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Munich's Linux Plans - "LiMux" - Put On Hold

Gee, did Munich spit in the wind?

The city of Munich's vaunted "LiMux" project to move its 14,000 workers from Windows to Linux - a spit in the eye of Microsoft, whose CEO flew to Germany last year to try to save the account and couldn't, even though he came bearing handsome discounts - was put "auf Eis" - on ice - on Tuesday because it apparently infringes roughly 50 European software patents.

Needless to say, Munich was the biggest Windows-to-Linux upset ever, a showcase win for the Penguinistas who saw Microsoft reportedly uncut the cost of Linux and still lose, and however Munich goes so ultimately may Linux, though the Penguinistas don't think so.

Right now Munich's plans to put "LiMux" out for bid in the next few days are on hold. Supposedly it's temporary. Munich may be optimistic. In America they're saying Linux infringes 283 patents, an issue Munich hasn't started grappling with yet.

The source of all the angst is the Linux client that IBM and SuSE apparently spec'd out during the freebie migration analysis they did for the town.

The patents - which impact on LiMux's Mozilla browser and e-mail; its SUSE firewall and its use of grp, iproute, iptables, the openldap client, openssl, pam, sasl; its graphics and multimedia and their use of gimp, libjpeg, kdemultimedia, libmpeg3, libvorbis, x, freetype and KDE; its use of OpenOffice and PDF, and its backup, administration and networking and use of cpio, r(s)sh, the Samba client, nfs-utils and portmap - belong to Canon, Oracle, Sun, Postini founder Scott Petry, the Fraunhofer Institut, Brokat, Matsushita, BT, HP, Novell, NCR, Bull, Olivetti, Sony, France Telecom, Lake Technology Ltd, Taligent, AMD, Olympus Optical, Apple, Adobe, AT&T, Prolink, Hitachi, Dupont, Siemens, Ericsson, Cabletron, Teradata, Fujitsu, and of course Microsoft - among others.

In other words, it's stepping on a lot of toes and not all of them may be willing to sacrifice their IP on the altar of open source. Munich may be calling on Microsoft hat in hand one of these days.

See, the European Union is on the verge of adopting American-style software patent law this fall and harmonizing it across all its member nations, despite the fact that open source advocates may riot and take to the barricades if they do.

The patent prospect got Munich supporters worried. Worried enough for Jens Muehlhaus, an alderman from Germany's Green Party and an open source advocate, to file two motions last Friday calling on the mayor of Munich, who had pushed the city's migration to Linux, to contact the federal German government and between them figure out how the proposed EU software patent directive affects Munich's Linux project.

See, according to Florian Mueller, another open source advocate and adviser to MySQL, Europe's largest open source software house, a cursory search established that the Linux "base client" that the city of Munich was planning to install threads on more than 50 European software patents.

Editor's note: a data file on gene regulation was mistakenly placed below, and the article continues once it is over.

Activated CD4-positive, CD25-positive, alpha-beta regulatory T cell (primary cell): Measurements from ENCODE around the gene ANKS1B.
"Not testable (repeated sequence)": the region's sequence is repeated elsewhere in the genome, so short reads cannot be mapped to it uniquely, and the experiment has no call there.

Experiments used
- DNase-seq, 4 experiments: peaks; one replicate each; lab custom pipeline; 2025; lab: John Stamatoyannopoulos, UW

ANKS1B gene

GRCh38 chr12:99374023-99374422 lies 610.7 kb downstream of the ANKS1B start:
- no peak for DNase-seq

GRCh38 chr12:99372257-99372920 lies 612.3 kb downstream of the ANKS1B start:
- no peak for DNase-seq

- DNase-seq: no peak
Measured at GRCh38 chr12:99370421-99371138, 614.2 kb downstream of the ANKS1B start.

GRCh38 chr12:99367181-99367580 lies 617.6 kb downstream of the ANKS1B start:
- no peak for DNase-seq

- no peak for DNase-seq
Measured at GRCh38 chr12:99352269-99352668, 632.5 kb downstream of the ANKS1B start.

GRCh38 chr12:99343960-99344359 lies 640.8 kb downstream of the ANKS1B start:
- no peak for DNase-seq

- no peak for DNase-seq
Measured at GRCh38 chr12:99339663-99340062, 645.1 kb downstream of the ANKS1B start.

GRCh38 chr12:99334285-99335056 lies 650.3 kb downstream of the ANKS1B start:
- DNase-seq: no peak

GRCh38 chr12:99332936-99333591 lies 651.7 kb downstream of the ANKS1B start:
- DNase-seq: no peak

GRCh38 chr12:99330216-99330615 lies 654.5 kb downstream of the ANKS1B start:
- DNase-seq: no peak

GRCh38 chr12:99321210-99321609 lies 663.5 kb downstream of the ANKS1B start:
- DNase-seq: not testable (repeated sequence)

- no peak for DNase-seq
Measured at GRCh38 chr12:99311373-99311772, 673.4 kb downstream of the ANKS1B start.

The Foundation for a Free Information Infrastructure, an open source friendly, did the research. (Gee, imagine that, Microsoft didn't light the fuse.)

According to Mueller, Muehlhaus was afraid that if Munich went ahead, patent infringement assertions could put whole departments of city's administration out of commission or cost Munich a whole lot in licensing fees. And, like Deutsche Bank Research before him, he was concerned about the ability of open source software to meet Munich's needs if the patents hinder its future development.

Munich's CIO Wilhelm Hoegner was also worried. He said it's "indispensable" to find out what consequences the EU directive will have on open source software. Not finding out, he said, could be a "catastrophe for Munich's Linux migration project and for open source in general."

Currently software can't be patented in Europe unless it's part of a separate invention or process, and even then it depends on the country and local court interpretations. The European Parliament bill will make software easier to patent, a move that has outraged open source activists, who claim patents restrict innovation.

At LinuxWorld Conference & Expo this week Bruce Perens, the American open source activist, claimed that the delay was actually a piece of political theatre on the part of the Greens designed to derail the EU patent legislation.

Europe's Penguinistas are evidently hoping a Munich scare will rally public opinion and act as lever in their last-ditch lobbying of the European Parliament. Unless, of course, it backfires.

Europe's biggest technology companies like Nokia, Ericsson, Siemens, Philips, and Alcatel are pushing for the patent initiative and big companies generally win.

American companies own something like 75% of the patent already issued by the European Patent Office (EPO). Smaller European companies are afraid they won't be able to compete with the Americans. There's talk of "strategic patenting" and an "arms race" by the Americans.

The EPO has been granting software patents since 1998 apparently in violation of the patent laws under which the EPO itself was established and the pending EU legislation was drafted by a group of patent administrators close to the EPO.

More Stories By Maureen O'Gara

Maureen O'Gara the most read technology reporter for the past 20 years, is the Cloud Computing and Virtualization News Desk editor of SYS-CON Media. She is the publisher of famous "Billygrams" and the editor-in-chief of "Client/Server News" for more than a decade. One of the most respected technology reporters in the business, Maureen can be reached by email at maureen(at)sys-con.com or paperboy(at)g2news.com, and by phone at 516 759-7025. Twitter: @MaureenOGara

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